Research Brief: Books, books and more books

This week’s research brief highlights several new (and new-ish) books for your scholarly reading list.

Research in the Dictionary



Morris, Scholar Denied, book cover

Description: In this groundbreaking book, Aldon D. Morris’s ambition is truly monumental: to help rewrite the history of sociology and to acknowledge the primacy of W. E. B. Du Bois’s work in the founding of the discipline. Taking on the prevailing narrative of how sociology developed, Morris, a major scholar of African American social movements, probes the way in which the history of the discipline has been written, giving credit to Robert E. Park at the University of Chicago, who worked with the conservative black leader Booker T. Washington to render Du Bois invisible. Uncovering the seminal theoretical work of Du Bois in developing a “scientific” sociology through a variety of methodologies, Morris examines how the leading scholars of the day disparaged and ignored Du Bois’s work. The Scholar Denied is based on extensive, rigorous primary source research; the book is the result of a decade of research, writing, and revision. In uncovering the economic and political factors that marginalized the contributions of Du Bois, enabling Park to be recognized as the “father” of the discipline, Morris delivers a wholly new narrative of American intellectual and social history that places one of America’s key intellectuals, W. E. B. Du Bois, at its center. The Scholar Denied is a must-read for everyone interested in American history, racial inequality, and the academy. In challenging our understanding of the past, the book promises to engender debate and discussion.  The first chapter is available open access here.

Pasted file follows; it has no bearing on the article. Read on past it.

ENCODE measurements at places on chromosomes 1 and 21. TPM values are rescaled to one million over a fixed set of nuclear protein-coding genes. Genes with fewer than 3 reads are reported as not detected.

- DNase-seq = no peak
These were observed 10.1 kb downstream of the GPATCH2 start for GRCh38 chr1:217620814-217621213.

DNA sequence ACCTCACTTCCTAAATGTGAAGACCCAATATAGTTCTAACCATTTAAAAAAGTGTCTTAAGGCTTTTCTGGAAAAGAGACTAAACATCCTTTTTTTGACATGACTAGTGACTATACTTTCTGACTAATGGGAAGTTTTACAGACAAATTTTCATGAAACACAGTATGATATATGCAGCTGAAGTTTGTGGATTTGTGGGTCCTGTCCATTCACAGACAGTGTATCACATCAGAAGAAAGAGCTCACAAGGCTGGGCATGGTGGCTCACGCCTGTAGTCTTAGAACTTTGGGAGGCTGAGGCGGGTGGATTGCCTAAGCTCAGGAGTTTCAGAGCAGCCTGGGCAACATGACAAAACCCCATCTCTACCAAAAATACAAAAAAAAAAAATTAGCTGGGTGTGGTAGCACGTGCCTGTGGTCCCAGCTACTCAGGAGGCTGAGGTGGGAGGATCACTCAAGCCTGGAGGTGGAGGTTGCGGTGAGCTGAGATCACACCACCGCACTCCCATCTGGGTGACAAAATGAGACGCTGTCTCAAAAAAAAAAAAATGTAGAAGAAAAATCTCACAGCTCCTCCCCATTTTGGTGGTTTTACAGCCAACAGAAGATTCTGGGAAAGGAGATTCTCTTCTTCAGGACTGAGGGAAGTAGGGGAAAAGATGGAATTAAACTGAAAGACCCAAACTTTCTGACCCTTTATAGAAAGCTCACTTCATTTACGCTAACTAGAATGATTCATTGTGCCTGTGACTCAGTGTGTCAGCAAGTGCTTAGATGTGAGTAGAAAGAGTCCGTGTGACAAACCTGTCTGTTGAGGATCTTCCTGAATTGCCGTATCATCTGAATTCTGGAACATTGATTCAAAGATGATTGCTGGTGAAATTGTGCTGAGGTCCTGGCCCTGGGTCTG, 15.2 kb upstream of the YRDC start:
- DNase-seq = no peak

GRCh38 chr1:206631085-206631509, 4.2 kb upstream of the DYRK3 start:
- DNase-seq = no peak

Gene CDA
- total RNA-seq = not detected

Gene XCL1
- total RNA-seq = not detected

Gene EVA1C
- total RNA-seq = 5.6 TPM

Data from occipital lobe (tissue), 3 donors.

Moraga Anzaldua Book cover


Description: Originally released in 1981, This Bridge Called My Back is a testimony to women of color feminism as it emerged in the last quarter of the twentieth century. Through personal essays, criticism, interviews, testimonials, poetry, and visual art, the collection explores, as coeditor Cherríe Moraga writes, “the complex confluence of identities—race, class, gender, and sexuality—systemic to women of color oppression and liberation.” Reissued here, nearly thirty-five years after its inception, the fourth edition contains an extensive new introduction by Moraga, along with a previously unpublished statement by Gloria Anzaldúa. The new edition also includes visual artists whose work was produced during the same period as Bridge, including Betye Saar, Ana Mendieta, and Yolanda López, as well as current contributor biographies. Bridge continues to reflect an evolving definition of feminism, one that can effectively adapt to, and help inform an understanding of the changing economic and social conditions of women of color in the United States and throughout the world.


Description: Across the West, something called multiculturalism is in crisis. Regarded as the failed experiment of liberal elites, commentators and politicians compete to denounce its corrosive legacies; parallel communities threatening social cohesion, enemies within cultivated by irresponsible cultural relativism, mediaeval practices subverting national ‘ways of life’ and universal values. This important new book challenges this familiar narrative of the rise and fall of multiculturalism by challenging the existence of a coherent era of ‘multiculturalism’ in the first place. The authors argue that what we are witnessing is not so much a rejection of multiculturalism as a projection of neoliberal anxieties onto the social realities of lived multiculture. Nested in an established post-racial consensus, new forms of racism draw powerfully on liberalism and questions of ‘values’, and unsettle received ideas about racism and the ‘far right’ in Europe. In combining theory with a reading of recent controversies concerning headscarves, cartoons, minarets and burkas, Lentin and Titley trace a transnational crisis that travels and is made to travel, and where rejecting multiculturalism is central to laundering increasingly acceptable forms of racism.